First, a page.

Recent revelations about the negative effect cooking with gas can have on indoor air quality have given rise to new concerns about other gas-powered appliances. Credit: Pexels.
Natural gas is almost as ubiquitous an energy source in American households as electricity. Indeed, 48 percent of U.S. homes stay warm with gas-powered furnaces while 38 percent do their cooking with gas. But recent revelations about the negative effect cooking with gas can have on indoor air pollution has given rise to new concerns about other types of gas-powered appliances inside our homes as well.
Gas cooktops may be the biggest offender given how much pollution they throw off when we use them, but gas-powered ovens, water heaters, clothes dryers and fireplaces are also worthy of concern. Gas-powered appliances emit carbon monoxide (CO), a colorless, odorless gas that, when inhaled, can cause headaches, dizziness, nausea—even death in high concentrations. Modern furnaces and appliances have safety features to prevent dangerous levels from building up, but they can still emit small amounts of CO.
Another concern with gas-powered appliances is the emission of nitrogen dioxide (NO2). NO2 is a reddish-brown gas that can irritate the eyes, nose and throat. It can also exacerbate respiratory conditions such as asthma and bronchitis. Gas stoves are the primary source of indoor NO2, but gas furnaces and other gas-powered appliances can also produce it. Gas-powered appliances also emit particulate matter (PM), another type of indoor air pollution. PM is a mixture of tiny particles that can be inhaled deep into the lungs. Exposure to PM can cause respiratory and cardiovascular problems, particularly in vulnerable populations such as children, the elderly and those with pre-existing health conditions.
To minimize the negative effects of gas-powered appliances on indoor air quality, it is important to properly maintain and ventilate them. Regular maintenance, such as cleaning and replacing filters, can help ensure that appliances are running efficiently and emitting fewer pollutants. Additionally, proper ventilation can help remove pollutants from the air. Ventilation can be achieved by opening windows or using exhaust fans that vent to the outside.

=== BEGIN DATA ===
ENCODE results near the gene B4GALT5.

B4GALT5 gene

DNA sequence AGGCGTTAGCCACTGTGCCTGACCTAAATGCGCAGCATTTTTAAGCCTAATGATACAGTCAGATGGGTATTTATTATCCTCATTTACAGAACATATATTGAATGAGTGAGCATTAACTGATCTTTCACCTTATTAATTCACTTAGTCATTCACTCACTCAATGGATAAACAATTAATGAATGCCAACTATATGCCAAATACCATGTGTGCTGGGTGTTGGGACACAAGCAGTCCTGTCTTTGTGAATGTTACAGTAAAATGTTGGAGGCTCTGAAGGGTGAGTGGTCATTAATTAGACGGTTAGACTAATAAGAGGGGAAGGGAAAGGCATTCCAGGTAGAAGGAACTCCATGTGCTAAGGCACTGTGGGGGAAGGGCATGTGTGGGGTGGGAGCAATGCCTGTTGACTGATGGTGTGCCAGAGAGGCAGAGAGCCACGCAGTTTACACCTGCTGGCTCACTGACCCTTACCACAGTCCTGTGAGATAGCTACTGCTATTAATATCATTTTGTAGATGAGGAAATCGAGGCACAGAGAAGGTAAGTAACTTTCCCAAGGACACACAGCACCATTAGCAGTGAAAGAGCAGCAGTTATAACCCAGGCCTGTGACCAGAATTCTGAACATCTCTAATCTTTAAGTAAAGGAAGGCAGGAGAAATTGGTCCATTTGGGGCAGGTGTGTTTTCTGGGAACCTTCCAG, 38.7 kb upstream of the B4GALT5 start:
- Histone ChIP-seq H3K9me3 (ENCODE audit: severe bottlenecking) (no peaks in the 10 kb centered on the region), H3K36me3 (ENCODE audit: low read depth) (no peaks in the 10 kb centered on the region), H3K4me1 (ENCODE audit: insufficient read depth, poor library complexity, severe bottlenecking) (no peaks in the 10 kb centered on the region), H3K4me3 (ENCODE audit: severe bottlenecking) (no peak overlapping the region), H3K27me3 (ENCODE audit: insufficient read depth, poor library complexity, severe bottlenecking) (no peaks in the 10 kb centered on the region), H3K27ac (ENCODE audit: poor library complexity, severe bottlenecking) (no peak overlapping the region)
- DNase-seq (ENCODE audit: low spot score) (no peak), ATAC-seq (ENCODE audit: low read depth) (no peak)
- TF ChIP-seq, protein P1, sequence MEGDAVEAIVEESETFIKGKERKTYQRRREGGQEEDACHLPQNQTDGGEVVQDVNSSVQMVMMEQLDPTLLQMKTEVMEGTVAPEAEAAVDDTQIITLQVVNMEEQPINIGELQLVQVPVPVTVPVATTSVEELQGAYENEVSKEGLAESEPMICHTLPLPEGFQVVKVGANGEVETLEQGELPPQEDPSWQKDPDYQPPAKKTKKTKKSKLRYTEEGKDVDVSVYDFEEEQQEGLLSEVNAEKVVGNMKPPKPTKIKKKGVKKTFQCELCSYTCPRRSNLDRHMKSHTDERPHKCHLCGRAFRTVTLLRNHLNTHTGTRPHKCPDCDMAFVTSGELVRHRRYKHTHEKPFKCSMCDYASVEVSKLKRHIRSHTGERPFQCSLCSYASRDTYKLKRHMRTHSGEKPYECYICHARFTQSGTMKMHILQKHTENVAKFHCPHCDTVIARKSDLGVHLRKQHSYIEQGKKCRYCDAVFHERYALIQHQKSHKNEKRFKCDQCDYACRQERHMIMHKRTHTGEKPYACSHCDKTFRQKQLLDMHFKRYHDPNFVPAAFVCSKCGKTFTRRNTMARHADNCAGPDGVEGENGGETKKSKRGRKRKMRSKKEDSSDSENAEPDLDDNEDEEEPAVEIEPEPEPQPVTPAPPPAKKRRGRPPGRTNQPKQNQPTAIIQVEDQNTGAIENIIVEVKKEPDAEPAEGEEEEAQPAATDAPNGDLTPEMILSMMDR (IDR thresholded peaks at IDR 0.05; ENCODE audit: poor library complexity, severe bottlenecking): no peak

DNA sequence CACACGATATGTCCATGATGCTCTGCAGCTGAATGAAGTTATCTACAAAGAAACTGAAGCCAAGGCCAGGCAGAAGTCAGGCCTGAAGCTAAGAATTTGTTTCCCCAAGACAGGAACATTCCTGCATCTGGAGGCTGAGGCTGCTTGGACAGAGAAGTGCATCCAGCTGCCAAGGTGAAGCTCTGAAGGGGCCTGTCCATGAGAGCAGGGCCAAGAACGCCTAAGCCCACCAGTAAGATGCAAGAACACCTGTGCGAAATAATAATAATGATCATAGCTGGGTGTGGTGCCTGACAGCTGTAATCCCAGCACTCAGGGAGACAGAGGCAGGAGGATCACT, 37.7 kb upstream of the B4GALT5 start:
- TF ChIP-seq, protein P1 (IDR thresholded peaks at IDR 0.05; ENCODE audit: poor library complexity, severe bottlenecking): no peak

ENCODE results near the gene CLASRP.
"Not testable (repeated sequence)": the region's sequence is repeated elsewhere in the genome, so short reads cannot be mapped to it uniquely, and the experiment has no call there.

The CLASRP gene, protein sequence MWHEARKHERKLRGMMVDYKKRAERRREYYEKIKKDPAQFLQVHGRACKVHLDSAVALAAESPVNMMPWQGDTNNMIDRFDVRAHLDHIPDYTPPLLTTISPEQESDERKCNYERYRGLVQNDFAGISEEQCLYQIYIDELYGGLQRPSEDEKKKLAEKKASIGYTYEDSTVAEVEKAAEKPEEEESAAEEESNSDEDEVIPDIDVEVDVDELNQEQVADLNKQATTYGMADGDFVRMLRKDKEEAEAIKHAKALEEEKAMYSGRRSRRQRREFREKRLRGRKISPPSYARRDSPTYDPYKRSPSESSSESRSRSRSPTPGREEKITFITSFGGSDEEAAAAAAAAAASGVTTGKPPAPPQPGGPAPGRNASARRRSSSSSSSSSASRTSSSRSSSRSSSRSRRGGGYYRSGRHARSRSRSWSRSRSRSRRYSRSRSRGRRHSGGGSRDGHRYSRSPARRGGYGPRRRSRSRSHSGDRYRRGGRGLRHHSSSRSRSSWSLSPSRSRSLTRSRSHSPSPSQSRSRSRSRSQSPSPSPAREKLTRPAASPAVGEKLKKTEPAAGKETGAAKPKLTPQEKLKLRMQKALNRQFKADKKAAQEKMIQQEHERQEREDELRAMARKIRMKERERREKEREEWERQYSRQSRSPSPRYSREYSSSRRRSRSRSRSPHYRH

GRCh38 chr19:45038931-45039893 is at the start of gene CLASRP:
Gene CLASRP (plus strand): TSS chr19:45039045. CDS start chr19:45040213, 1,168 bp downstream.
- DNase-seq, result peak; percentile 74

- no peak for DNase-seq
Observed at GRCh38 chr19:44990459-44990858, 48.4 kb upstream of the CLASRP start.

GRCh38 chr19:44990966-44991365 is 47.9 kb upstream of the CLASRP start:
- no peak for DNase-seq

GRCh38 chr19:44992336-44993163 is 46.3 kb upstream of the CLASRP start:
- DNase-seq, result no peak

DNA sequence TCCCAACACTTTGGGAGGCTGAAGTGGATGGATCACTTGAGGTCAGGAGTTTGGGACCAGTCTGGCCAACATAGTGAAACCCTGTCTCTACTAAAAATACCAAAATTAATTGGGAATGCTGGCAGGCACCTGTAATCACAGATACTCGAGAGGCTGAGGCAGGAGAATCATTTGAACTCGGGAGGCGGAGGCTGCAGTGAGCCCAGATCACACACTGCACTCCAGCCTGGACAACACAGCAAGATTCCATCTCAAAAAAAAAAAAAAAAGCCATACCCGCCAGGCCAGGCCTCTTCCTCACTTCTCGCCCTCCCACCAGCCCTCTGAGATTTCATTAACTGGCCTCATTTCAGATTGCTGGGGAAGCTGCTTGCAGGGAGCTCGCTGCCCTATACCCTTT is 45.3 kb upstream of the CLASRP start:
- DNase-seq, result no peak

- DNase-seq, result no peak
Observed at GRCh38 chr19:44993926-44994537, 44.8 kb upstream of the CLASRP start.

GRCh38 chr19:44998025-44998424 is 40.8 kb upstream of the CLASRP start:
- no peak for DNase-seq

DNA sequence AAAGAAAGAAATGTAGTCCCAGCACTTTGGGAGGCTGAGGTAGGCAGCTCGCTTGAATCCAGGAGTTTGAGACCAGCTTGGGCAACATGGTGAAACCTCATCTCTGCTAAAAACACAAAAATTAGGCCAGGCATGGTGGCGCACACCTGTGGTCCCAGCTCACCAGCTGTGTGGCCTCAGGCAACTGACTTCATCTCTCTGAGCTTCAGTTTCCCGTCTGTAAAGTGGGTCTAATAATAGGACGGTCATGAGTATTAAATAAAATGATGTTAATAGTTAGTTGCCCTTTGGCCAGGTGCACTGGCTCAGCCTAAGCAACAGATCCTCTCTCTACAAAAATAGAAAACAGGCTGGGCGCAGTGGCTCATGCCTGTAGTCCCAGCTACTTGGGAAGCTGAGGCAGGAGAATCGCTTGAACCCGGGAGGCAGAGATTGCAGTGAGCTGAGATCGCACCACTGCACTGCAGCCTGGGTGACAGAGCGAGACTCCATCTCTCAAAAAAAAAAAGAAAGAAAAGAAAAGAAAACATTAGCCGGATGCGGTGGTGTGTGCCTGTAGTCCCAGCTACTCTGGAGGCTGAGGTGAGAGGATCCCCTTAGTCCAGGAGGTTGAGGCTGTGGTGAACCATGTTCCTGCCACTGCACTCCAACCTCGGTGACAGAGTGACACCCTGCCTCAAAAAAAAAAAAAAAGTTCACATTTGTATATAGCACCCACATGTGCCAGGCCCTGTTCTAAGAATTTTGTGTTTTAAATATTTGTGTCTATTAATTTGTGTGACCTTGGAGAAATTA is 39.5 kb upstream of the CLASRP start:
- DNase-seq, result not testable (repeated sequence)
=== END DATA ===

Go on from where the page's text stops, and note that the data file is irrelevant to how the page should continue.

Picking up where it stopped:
Another option for reducing indoor air pollution from gas-powered appliances is to switch to electric varieties instead. Electric stoves and furnaces do not produce CO or NO2, and they emit far less PM than gas appliances. While electric appliances may have higher upfront costs, they can be more cost-effective over time due to lower operating costs and reduced maintenance needs.
If you are designing a new home from scratch, it’s a no-brainer these days to choose appliances powered by electricity not gas. But most of us don’t have that luxury, and it’s not easy to decide if it’s worth the expense and hassle of switching out an old gas-powered appliance with a shiny new electric one. The bottom line is “if it ain’t broke, don’t fix it” as swapping out an old one for a new one generates more pollution overall thanks to the lifecycle costs of manufacturing. But if your old appliance has reached the end of its useful life anyway, changing to an electric one may well be the best move.
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CONTACTS: Gas stoves can generate unsafe levels of indoor air pollution, vox.com/energy-and-environment/2020/5/7/21247602/gas-stove-cooking-indoor-air-pollution-health-risks; Gas stoves pose health risks. Are gas furnaces and other appliances safe to use? /yaleclimateconnections.org/2023/03/gas-stoves-pose-health-risks-are-gas-furnaces-and-other-appliances-safe-to-use/.EarthTalk® is produced by Roddy Scheer & Doug Moss for the 501(c)3 nonprofit EarthTalk. See more at https://emagazine.com. To donate, visit https://earthtalk.org. Send questions to: email@example.com